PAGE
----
With each passing year since I became a film buff in the 1990s, I become less and less interested in the Oscars. To be sure, there are always artistic achievements which merit our attention, acknowledgment and accolades.
This year is no different. But, it is seems that increasingly, the Academy strives to please the cultural critics rather than appealing to the public at large. It should recognize excellence, rather than politically correct social concerns as it now seems to be doing.
I’ll be rooting for Slumdog Millionaire for Best Picture because it provided a novel twist on a traditional Hollywood tale–and it is not a Hollywood production. It is a perfect example of how a film can affirm our basic humanity, the power and meaning of human relationships.
In a previous post, I noted how I’m torn between Mickey Rourke and Frank Langella for Best Actor. Both men clearly earned the Oscar for their performances in The Wrestler and Frost/Nixon respectively.
For Best Actress, both Kate Winslet and Angelina Jolie merit the honor for The Reader and The Changeling respectively. I do hope Jolie’s film wins for Art Direction and Cinematography for which it is also nominated. Art Director James J. Murakami, Set Director Gary Fettis and Cinematographer Tom Stern did a great job of capturing the feel of Los Angeles in the 1930s (at least how I imagined it). At times, it even felt as if it were a film from the 1930s.
It seems a given that Heath Ledger will win Best Supporting Actor for The Dark Knight, an honor the late actor truly merits.
All of the four performances nominated for Best Supporting Actress that I’ve seen (Taraji P. Henson in The Curious Case of Benjamin Button, Amy Adams and Viola Davis in Doubt and Marisa Tomei in The Wrestler) are truly outstanding, I believe one stands head and shoulders above the rest, that of Viola Davis.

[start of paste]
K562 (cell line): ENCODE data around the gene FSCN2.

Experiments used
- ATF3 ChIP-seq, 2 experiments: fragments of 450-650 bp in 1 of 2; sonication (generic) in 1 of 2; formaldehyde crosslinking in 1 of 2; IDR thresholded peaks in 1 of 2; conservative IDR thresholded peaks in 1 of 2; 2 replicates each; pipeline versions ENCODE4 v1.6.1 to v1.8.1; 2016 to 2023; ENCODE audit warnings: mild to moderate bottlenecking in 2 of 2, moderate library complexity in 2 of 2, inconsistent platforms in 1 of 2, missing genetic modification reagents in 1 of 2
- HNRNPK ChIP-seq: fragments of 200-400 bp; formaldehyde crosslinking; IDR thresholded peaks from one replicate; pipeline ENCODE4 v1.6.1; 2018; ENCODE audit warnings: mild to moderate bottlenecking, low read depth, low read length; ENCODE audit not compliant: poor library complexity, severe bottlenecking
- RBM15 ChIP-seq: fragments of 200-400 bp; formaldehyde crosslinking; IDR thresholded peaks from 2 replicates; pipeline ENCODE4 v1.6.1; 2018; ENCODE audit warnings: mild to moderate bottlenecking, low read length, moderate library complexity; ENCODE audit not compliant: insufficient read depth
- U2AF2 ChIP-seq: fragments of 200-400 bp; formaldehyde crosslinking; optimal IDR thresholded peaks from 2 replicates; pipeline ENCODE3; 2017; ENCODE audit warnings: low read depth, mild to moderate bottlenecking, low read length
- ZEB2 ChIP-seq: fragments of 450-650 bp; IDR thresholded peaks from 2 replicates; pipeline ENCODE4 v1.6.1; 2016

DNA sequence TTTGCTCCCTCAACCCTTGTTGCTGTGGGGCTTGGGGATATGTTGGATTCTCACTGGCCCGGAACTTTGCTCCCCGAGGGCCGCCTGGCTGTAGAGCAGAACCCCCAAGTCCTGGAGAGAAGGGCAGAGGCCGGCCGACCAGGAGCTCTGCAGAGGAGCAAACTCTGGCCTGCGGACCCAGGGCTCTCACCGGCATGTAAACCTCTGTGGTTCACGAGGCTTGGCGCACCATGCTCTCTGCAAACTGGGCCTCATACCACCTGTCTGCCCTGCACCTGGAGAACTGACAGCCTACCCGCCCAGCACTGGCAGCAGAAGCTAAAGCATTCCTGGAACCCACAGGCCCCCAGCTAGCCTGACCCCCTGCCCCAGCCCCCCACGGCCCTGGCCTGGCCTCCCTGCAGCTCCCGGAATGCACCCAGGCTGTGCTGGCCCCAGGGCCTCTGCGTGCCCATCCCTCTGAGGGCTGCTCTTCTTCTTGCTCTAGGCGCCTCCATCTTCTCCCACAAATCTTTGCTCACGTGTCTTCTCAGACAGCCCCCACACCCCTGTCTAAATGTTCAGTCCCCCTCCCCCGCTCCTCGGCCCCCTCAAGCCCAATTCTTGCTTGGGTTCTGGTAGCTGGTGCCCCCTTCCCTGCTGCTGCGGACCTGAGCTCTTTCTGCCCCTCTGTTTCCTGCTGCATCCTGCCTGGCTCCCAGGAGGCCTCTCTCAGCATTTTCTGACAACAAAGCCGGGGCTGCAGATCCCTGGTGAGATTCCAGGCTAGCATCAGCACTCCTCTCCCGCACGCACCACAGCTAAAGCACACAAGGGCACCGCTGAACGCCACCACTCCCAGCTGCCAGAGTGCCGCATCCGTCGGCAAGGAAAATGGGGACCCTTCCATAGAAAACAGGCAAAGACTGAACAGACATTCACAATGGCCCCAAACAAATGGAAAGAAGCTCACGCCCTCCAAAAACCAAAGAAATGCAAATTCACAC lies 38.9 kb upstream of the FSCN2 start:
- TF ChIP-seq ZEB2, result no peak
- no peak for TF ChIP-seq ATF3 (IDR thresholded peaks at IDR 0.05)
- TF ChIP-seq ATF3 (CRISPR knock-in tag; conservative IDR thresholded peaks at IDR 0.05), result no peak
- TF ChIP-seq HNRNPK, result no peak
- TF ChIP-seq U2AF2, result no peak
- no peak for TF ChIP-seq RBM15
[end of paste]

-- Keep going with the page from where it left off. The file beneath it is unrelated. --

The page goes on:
I find the Oscars have gotten more and more boring as I get older.
So we are enjoying the NASCAR race on HDTV right now.
So far the biggest factor in the race — rain.
While reading more and more on Moyers, I scribbled a note on one of the articles I printed out calling that sanctimonious self-proclaimed journalist, “Keith Olbermann with a federal subsidy.”
A few seconds later, I chanced on the transcript of his December 14, 2007 program where that angry anchor was the Democrat’s guest.Â Then, Olbermann opined:
Dissent and disagreement with government is the life’s blood of human freedom and not merely because it the first roadblock against the kind of tyranny the men Mr. Rumsfeld likes to think of as his troops still fight this very evening in Iraq.
Shouldn’t that mean that Olbermann will now be praising men like Rick Santelli, congressional Republicans, conservative talk radio hosts, bloggers like us, editorial pages like those of the Wall Street Journal, all of whom, in dissenting from and disagreeing with government policy, now serve as “the life’s blood of human freedom” in the United States?